Patients more likely to end up in hospital after Covid disruptions

Patients more likely to end up in hospital after Covid disruptions

July 20, 2023

Patients who had appointments or operations cancelled during Covid were 80% more likely to end up hospitalised for a ‘preventable’ condition, major study finds

  •  The study was commissioned by universities of Glasgow, Bristol and Liverpool

Patients who had appointments, treatments and surgery cancelled as a result of the pandemic were 80 percent more likely to be later admitted to hospital for potentially preventable illness, research has revealed.

The major study, which was commissioned by the universities of Glasgow, Bristol and Liverpool, comes after previous studies on the damage left behind by the virus’ impact on the healthcare service.

Approximately 35 percent of people experienced disruptions to their healthcare services between March 2020 and August 2022, researchers estimated, leaving them exposed to a higher risk of hospitalisation.

Patients who had treatments and surgery procedures delayed were 77 percent more likely to be hospitalised for conditions that could more often than not be handled by local medical services, such as toothache.

Slightly more severe conditions such as angina, high blood pressure or asthma attacks were 88 percent more likely to require hospital treatment at a later date.

Around one in seven patients (15.4 per cent) did not get a consultation the last time they tried to book one, according to the 2022 GP Patient Survey

Those who struggled to get an appointment with a GP were 52 percent more likely to be admitted to hospital if the ailment was left untreated.

When conducting the study, researchers adjusted for other potentially influential factors and concluded that people who had any form of delay or disruption to a healthchare service were 80 percent more likely to need care in hospital.

Dr Mark Green, a reader in health geography from the University of Liverpool, told the Telegraph that disruption to healthcare might have ‘lead to disproportionate decline in functioning’ where patients were unable to access ‘non-emergency treatment’.

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Dr Green said that patients waiting for arthritis treatment ‘might have been living in pain longer than they would have normally’.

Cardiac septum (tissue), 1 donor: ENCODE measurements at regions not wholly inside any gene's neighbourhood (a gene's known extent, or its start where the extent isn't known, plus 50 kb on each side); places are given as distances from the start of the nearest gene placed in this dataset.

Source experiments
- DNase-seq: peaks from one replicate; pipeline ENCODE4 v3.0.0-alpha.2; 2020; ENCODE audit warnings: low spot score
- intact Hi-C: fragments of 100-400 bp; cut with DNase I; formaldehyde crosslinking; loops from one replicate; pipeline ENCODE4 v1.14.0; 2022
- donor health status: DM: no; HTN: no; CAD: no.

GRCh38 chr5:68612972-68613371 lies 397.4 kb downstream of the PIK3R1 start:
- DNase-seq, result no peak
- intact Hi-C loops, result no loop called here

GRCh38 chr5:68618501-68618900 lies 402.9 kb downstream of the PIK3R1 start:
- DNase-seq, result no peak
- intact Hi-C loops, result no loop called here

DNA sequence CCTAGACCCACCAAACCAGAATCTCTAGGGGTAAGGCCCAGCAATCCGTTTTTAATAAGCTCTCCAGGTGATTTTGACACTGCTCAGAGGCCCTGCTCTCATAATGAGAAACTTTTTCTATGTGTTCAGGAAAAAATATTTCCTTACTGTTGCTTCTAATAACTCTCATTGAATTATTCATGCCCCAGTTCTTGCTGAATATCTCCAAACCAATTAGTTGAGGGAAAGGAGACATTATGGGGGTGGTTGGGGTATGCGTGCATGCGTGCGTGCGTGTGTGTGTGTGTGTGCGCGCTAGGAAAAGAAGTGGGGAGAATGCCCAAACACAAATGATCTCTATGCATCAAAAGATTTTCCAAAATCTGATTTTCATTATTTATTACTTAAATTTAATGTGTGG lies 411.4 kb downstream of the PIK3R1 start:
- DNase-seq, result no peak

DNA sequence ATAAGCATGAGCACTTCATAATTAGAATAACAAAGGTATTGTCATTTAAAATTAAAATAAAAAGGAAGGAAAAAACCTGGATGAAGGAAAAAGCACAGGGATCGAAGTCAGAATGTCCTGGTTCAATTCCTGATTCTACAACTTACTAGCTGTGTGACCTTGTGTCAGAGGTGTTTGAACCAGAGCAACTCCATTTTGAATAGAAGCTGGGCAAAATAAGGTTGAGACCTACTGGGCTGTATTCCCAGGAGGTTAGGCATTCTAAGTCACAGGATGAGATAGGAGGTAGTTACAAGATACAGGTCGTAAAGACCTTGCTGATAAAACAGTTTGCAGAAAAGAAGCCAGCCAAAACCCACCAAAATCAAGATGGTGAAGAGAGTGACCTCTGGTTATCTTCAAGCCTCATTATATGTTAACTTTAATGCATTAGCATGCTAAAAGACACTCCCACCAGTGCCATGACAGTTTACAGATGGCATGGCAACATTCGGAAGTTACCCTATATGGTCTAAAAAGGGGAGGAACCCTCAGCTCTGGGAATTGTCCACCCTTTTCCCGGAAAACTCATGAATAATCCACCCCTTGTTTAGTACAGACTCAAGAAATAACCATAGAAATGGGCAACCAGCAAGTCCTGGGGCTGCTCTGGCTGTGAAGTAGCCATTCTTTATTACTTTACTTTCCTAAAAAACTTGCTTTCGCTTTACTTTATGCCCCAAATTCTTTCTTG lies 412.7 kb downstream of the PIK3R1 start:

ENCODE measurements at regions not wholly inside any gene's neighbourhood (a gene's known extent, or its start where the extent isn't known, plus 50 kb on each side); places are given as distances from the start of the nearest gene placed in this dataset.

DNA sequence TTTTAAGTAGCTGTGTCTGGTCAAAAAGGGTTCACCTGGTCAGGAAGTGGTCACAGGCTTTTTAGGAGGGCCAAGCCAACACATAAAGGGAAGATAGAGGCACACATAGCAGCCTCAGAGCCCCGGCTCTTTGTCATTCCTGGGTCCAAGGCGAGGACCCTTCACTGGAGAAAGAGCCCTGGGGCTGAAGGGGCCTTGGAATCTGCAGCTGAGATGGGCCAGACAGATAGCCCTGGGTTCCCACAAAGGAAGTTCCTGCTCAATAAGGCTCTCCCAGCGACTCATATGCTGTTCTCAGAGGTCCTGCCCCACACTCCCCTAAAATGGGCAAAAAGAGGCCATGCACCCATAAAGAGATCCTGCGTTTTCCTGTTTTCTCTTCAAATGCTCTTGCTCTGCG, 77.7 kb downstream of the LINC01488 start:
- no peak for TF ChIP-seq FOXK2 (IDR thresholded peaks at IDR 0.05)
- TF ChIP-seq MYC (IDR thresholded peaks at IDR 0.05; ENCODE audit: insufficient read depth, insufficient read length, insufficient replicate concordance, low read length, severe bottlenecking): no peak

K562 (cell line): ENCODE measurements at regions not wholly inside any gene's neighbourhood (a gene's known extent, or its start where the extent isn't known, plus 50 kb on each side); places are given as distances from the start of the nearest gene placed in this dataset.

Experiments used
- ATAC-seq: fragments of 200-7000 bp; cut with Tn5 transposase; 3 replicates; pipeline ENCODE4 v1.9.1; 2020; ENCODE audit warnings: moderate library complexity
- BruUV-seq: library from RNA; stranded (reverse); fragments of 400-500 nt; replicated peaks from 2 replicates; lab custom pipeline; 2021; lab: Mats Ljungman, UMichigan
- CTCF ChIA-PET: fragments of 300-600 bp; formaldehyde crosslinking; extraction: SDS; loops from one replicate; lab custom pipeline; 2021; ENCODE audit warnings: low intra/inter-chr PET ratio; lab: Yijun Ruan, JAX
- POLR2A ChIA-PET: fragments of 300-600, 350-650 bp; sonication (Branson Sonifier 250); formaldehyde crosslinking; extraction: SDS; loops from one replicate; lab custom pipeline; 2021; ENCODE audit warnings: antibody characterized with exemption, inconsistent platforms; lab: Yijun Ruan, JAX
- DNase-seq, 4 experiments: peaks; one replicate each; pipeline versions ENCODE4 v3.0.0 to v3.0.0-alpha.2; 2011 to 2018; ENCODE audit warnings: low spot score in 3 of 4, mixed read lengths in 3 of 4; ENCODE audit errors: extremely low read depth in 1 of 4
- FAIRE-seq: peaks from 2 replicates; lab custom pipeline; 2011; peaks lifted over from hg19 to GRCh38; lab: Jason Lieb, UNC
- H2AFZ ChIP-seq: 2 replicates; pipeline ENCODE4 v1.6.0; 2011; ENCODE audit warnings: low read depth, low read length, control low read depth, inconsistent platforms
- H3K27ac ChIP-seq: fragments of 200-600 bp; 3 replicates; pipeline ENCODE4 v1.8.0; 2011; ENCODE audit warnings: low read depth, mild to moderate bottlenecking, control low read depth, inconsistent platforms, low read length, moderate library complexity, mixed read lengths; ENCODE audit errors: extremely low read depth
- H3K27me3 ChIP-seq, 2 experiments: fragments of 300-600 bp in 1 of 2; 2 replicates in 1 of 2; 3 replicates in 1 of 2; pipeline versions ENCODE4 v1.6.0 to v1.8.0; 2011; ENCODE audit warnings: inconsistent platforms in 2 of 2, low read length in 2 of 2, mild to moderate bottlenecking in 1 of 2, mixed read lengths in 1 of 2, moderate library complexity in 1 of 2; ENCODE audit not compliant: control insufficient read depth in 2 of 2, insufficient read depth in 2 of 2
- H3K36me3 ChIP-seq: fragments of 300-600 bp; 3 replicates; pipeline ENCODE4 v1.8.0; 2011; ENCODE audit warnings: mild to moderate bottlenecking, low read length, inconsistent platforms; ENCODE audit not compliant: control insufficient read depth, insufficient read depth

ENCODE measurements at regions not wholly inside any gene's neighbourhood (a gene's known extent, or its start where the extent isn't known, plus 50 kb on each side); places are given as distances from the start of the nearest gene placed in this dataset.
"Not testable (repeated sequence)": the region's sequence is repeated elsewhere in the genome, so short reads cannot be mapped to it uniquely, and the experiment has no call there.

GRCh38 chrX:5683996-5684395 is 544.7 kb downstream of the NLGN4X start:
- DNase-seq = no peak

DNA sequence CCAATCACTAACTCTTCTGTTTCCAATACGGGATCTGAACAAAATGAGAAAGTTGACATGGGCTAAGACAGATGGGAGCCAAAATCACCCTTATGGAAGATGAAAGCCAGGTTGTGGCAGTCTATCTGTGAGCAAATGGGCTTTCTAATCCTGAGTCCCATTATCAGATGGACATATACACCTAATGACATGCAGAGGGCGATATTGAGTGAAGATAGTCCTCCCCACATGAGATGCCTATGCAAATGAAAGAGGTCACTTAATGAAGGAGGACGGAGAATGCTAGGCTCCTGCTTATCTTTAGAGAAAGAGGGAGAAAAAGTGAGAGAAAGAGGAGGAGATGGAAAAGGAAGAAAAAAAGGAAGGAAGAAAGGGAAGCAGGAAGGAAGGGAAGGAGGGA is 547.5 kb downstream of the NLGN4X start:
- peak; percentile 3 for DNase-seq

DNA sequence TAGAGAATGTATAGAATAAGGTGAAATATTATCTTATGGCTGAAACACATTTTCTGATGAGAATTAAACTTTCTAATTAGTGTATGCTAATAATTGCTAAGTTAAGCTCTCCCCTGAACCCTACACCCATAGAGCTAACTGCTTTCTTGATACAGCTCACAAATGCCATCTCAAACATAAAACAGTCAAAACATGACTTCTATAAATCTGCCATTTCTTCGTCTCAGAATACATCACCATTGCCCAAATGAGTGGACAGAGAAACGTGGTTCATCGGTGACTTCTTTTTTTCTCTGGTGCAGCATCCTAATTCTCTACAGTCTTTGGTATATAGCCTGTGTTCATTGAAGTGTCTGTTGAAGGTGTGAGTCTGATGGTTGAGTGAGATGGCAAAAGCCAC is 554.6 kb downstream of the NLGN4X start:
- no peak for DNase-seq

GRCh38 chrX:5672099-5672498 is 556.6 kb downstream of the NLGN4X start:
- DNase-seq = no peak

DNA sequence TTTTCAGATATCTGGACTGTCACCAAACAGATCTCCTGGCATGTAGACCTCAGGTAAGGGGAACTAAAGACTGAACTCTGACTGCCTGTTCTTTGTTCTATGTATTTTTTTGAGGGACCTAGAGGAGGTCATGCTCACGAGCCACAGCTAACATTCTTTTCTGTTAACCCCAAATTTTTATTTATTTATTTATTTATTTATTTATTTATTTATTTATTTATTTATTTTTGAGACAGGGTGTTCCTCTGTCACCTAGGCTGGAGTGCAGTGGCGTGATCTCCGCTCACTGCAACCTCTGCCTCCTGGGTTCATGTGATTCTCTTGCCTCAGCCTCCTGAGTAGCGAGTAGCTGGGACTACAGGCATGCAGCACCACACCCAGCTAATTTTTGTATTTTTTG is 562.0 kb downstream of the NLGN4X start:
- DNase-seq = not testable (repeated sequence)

Months on from the end of the pandemic as a global threat, the NHS is still wading its way through the backlog of appointments, with 7.47million patients waiting for treatments at the end of May in England alone.

This marks an increase of 50,000 from April and is the highest number on record for the NHS since they began in 2007.

Approximately 385,020 patients had waited for over a year for treatment in May, according to figures released this week.

According to the latest study, a total of 9.742 participants (35 percent) admitted to suffering from disruption to care during the pandemic, nearly half of which were suffering from conditions such as asthma, diabetes and high blood pressure.

Diabetes UK policy manager, Nikki Joule said: ‘The Covid-19 pandemic had a major impact on healthcare services in England’ and that ‘serious consequences’ were now being felt for many with the condition.

Ms Joule paid testament to healthcare workers, saying they are ‘working incredibly hard’ but are often ‘too stretched’ to provide the right care and support.

Associate medical director at the British Heart Foundation, Dr Sonya Babu-Narayan admitted that disruption to cardiovascular care could potentially lead to the the risk of permanent disability due to avoidable ‘heart failure’.

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